The record of a Captive Commission
The ‘black book’ on the corporate agenda of the Barroso II Commission
With the upcoming European elections, the term of the European Commission is coming to an end, and it has been a term like few others. Since it took office in early 2010, the European Union has experienced a severe financial and economic crisis that has transformed the bloc significantly. More competence over economic and fiscal policies has been given to the EU institutions in general, and the power of the Commission in particular has been boosted. Through the course of the crisis, attempts by corporations and corporate lobby groups to influence EU policies have probably been more successful than ever, in part due to a close relationship with the Commission.
Corporate Europe Observatory has gathered a lot of evidence over time and covering many different areas that shows how the Commission is easily captured by corporate interests. This report is an attempt to produce a condensed version of how the Commission has come to act on behalf of corporations over the past five years, focusing on climate policies, agriculture and food, finance, economic, and fiscal policies.
In short, European corporations have been very successful in exploiting the crisis to forward their own agendas, and the help of the European Commission has been instrumental in that effort. That is partly due to the composition of the Commission, but there is more to it than that.
The European Commission is a very powerful body. It has the monopoly on legislative proposals – all suggestions tabled in the European Union come from the Commission. And yet it is unelected, and not directly accountable to anyone. Also, the Commission generally lives its life at a comfortable distance to public debate. There is little chance that the concerns of citizens will reach the chambers of the Commission unfiltered.
On the other hand, it is a body that is easy to penetrate for corporate lobby groups with ample financial resources, for various reasons. For instance, the fact that the Commission has relatively few economic resources itself, with little in-house expertise, makes it all the more easy for corporate lobby groups to step in and influence the agenda.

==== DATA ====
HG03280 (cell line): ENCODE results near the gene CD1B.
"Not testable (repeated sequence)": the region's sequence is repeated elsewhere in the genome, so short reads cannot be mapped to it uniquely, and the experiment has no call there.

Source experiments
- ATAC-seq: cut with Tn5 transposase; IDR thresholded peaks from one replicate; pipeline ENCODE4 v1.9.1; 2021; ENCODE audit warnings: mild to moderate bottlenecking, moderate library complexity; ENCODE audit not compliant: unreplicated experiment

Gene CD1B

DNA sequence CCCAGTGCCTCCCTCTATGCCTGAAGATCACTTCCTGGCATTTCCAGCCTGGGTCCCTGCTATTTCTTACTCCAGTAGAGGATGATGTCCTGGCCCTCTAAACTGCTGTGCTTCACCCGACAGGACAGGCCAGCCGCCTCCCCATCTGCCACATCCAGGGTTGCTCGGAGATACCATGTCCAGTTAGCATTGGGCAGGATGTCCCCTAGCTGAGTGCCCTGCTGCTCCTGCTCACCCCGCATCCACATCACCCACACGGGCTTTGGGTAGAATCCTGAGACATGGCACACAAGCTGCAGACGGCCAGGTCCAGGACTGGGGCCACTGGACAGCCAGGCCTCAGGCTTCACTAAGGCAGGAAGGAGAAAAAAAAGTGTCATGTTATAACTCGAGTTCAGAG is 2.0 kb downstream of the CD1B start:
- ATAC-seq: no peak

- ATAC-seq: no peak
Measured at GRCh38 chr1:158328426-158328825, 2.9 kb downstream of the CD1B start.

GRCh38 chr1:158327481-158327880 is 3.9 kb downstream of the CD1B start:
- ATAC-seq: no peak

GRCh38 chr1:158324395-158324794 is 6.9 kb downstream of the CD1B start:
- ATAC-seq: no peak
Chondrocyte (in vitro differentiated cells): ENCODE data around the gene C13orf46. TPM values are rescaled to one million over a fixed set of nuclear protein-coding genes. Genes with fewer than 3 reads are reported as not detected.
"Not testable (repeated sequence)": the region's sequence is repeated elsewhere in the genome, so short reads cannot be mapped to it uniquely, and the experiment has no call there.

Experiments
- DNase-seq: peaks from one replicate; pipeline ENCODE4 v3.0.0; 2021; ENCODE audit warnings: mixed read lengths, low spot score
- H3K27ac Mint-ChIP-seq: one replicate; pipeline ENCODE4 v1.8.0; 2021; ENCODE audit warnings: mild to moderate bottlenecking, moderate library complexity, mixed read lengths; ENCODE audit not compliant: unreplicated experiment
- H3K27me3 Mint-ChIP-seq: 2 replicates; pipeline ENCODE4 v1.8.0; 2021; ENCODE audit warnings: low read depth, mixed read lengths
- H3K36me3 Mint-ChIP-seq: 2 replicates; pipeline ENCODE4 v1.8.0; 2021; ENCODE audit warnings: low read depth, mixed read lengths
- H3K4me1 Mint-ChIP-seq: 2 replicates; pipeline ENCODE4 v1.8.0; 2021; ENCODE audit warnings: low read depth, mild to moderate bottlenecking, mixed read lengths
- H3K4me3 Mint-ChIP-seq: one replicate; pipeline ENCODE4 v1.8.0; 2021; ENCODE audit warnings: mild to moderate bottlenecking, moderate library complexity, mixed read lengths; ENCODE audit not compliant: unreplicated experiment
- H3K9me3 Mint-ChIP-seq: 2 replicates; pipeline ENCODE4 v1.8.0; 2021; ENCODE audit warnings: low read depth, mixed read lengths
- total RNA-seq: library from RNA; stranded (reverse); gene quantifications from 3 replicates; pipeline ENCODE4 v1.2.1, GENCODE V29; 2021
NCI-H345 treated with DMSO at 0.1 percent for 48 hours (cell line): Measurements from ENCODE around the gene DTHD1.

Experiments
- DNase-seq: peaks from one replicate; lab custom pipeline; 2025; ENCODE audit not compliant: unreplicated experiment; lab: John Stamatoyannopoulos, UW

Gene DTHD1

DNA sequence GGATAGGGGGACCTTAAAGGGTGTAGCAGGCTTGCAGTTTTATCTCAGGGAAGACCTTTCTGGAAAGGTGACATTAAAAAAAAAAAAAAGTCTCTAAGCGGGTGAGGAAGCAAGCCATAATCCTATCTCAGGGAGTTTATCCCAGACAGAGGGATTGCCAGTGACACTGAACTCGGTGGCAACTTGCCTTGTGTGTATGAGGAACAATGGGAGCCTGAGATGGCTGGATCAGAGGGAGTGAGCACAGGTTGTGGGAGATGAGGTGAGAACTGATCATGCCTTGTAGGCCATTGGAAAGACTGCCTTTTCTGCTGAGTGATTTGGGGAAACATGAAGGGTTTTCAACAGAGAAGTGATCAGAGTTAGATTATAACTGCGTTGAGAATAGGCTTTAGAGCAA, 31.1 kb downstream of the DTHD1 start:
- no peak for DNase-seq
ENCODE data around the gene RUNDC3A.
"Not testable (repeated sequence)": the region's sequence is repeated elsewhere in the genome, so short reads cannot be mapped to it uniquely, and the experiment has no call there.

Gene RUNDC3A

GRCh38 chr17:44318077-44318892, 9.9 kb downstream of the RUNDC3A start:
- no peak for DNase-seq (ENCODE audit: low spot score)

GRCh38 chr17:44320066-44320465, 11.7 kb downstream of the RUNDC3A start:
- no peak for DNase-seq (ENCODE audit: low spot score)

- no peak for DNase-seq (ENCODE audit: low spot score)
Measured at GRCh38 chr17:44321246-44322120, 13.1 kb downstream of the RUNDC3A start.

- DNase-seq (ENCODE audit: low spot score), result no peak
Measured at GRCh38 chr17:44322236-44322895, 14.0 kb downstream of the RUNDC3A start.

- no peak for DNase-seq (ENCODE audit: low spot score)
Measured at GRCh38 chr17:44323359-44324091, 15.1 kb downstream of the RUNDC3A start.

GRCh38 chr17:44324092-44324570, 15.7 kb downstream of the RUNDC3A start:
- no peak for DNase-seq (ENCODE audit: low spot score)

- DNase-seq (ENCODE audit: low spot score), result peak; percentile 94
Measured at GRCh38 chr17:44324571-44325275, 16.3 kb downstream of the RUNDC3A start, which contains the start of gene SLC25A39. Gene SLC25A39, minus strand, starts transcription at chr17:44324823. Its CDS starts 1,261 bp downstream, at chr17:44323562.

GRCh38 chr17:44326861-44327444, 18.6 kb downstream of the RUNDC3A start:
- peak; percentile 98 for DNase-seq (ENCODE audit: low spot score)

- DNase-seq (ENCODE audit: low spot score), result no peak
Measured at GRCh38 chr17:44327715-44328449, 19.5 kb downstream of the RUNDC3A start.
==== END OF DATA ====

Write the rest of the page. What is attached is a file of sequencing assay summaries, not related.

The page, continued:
Thus an increase in the competence of the Commission tends to be directly proportional with corporate capture of EU decision making, which is why the current trend in that direction should raise concern. From the very beginning the Barroso II Commission has followed a corporate agenda, and its close links to the biggest corporations and banks in the European Union is a key trait of the current European project.
This report is released at a time when these issues should be debated broadly. As if the Commission itself has realised it has an urgent need for a stronger legitimacy, it has played its part in helping the European Parliament stage a kind of indirect election for the Commission President for the first time. Whichever political group in Parliament wins the most support will elect the Commission President. What remains to be seen is whether the other actor in the selection of the President, the Council, will play along with their choice.
In any case, we believe such an indirect election will do little if anything to fix the democratic deficit of the Commission. More fundamental problems are at play, and those problems are the topic of this report.
The report attempts to capture the key experiences of Corporate Europe Observatory with the outgoing Commission in the core areas covered by our research, including trade, agriculture/agribusiness, finance, climate change, water privatization, and economic policies, particularly policies adopted in response to the eurocrisis. In all these areas the presence and influence of corporate lobby groups on the Commission has been a key feature of its actions all along.
But despite this, there has been very little progress on lobbying transparency and ethics, as this report shows. CEO and many other public interest groups have worked throughout the term of this Commission to strengthen the rules on transparency and ethics in order to erect some obstacles to excessive lobbying influence and open the Brussels scene to greater public scrutiny. We have campaigned for transparency via a mandatory register for lobbyists, on ethical conduct, against imbalanced advisory structures, on “revolving doors”, and many other issues. This report looks at the most important issues with the Commission in this regard, and it reveals a rather bleak picture.
The chapters can be read separately, but they all form part of the same story: that of corporatecapture of the Barroso II Commission. We are not reviewing this for sentimental reasons, nor to close the book on past events, but rather to examine the long term and fundamental problems, and look ahead to explain the potential challenges of the incoming European Parliament and Commission to reverse this trend. The topic of the conclusion covers some of the steps that need to be taken to address this corporate capture.